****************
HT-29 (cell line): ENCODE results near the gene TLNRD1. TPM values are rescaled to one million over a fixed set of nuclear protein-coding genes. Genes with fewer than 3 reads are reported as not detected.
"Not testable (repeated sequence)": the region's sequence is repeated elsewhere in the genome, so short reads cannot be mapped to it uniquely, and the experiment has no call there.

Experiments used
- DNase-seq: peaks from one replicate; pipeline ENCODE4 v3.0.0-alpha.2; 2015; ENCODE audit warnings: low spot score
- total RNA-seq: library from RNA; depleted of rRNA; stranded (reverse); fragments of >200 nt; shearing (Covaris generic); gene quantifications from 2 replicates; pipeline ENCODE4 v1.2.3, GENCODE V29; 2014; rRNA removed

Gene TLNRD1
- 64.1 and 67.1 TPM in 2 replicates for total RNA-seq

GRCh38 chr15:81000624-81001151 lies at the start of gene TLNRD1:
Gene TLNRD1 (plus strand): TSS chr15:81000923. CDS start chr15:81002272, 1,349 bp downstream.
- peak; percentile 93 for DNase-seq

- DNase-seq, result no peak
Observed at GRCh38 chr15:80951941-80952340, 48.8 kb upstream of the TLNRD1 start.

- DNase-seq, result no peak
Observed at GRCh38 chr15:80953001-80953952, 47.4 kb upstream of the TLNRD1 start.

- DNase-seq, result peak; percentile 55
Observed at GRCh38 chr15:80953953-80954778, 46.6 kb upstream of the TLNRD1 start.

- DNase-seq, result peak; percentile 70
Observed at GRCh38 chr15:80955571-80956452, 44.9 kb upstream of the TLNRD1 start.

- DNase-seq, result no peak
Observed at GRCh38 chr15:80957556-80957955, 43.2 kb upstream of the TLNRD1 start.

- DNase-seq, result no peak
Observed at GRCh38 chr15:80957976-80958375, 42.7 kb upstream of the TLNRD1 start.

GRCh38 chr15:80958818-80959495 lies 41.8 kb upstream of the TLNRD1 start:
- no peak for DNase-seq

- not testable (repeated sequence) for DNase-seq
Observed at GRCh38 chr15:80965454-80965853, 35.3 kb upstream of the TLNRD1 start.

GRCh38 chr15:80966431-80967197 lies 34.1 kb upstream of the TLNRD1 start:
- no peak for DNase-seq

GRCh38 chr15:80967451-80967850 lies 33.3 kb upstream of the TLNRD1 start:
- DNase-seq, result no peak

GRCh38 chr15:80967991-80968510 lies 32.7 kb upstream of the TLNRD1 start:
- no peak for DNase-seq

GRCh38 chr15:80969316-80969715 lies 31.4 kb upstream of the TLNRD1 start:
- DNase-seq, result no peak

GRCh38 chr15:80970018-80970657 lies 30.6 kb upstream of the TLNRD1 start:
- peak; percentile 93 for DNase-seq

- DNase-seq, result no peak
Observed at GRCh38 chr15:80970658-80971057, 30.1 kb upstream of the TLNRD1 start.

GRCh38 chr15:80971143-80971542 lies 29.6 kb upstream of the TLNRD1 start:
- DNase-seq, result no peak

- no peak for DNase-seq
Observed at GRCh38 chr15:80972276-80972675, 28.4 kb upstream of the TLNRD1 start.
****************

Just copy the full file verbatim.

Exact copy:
HT-29 (cell line): ENCODE results near the gene TLNRD1. TPM values are rescaled to one million over a fixed set of nuclear protein-coding genes. Genes with fewer than 3 reads are reported as not detected.
"Not testable (repeated sequence)": the region's sequence is repeated elsewhere in the genome, so short reads cannot be mapped to it uniquely, and the experiment has no call there.

Experiments used
- DNase-seq: peaks from one replicate; pipeline ENCODE4 v3.0.0-alpha.2; 2015; ENCODE audit warnings: low spot score
- total RNA-seq: library from RNA; depleted of rRNA; stranded (reverse); fragments of >200 nt; shearing (Covaris generic); gene quantifications from 2 replicates; pipeline ENCODE4 v1.2.3, GENCODE V29; 2014; rRNA removed

Gene TLNRD1
- 64.1 and 67.1 TPM in 2 replicates for total RNA-seq

GRCh38 chr15:81000624-81001151 lies at the start of gene TLNRD1:
Gene TLNRD1 (plus strand): TSS chr15:81000923. CDS start chr15:81002272, 1,349 bp downstream.
- peak; percentile 93 for DNase-seq

- DNase-seq, result no peak
Observed at GRCh38 chr15:80951941-80952340, 48.8 kb upstream of the TLNRD1 start.

- DNase-seq, result no peak
Observed at GRCh38 chr15:80953001-80953952, 47.4 kb upstream of the TLNRD1 start.

- DNase-seq, result peak; percentile 55
Observed at GRCh38 chr15:80953953-80954778, 46.6 kb upstream of the TLNRD1 start.

- DNase-seq, result peak; percentile 70
Observed at GRCh38 chr15:80955571-80956452, 44.9 kb upstream of the TLNRD1 start.

- DNase-seq, result no peak
Observed at GRCh38 chr15:80957556-80957955, 43.2 kb upstream of the TLNRD1 start.

- DNase-seq, result no peak
Observed at GRCh38 chr15:80957976-80958375, 42.7 kb upstream of the TLNRD1 start.

GRCh38 chr15:80958818-80959495 lies 41.8 kb upstream of the TLNRD1 start:
- no peak for DNase-seq

- not testable (repeated sequence) for DNase-seq
Observed at GRCh38 chr15:80965454-80965853, 35.3 kb upstream of the TLNRD1 start.

GRCh38 chr15:80966431-80967197 lies 34.1 kb upstream of the TLNRD1 start:
- no peak for DNase-seq

GRCh38 chr15:80967451-80967850 lies 33.3 kb upstream of the TLNRD1 start:
- DNase-seq, result no peak

GRCh38 chr15:80967991-80968510 lies 32.7 kb upstream of the TLNRD1 start:
- no peak for DNase-seq

GRCh38 chr15:80969316-80969715 lies 31.4 kb upstream of the TLNRD1 start:
- DNase-seq, result no peak

GRCh38 chr15:80970018-80970657 lies 30.6 kb upstream of the TLNRD1 start:
- peak; percentile 93 for DNase-seq

- DNase-seq, result no peak
Observed at GRCh38 chr15:80970658-80971057, 30.1 kb upstream of the TLNRD1 start.

GRCh38 chr15:80971143-80971542 lies 29.6 kb upstream of the TLNRD1 start:
- DNase-seq, result no peak

- no peak for DNase-seq
Observed at GRCh38 chr15:80972276-80972675, 28.4 kb upstream of the TLNRD1 start.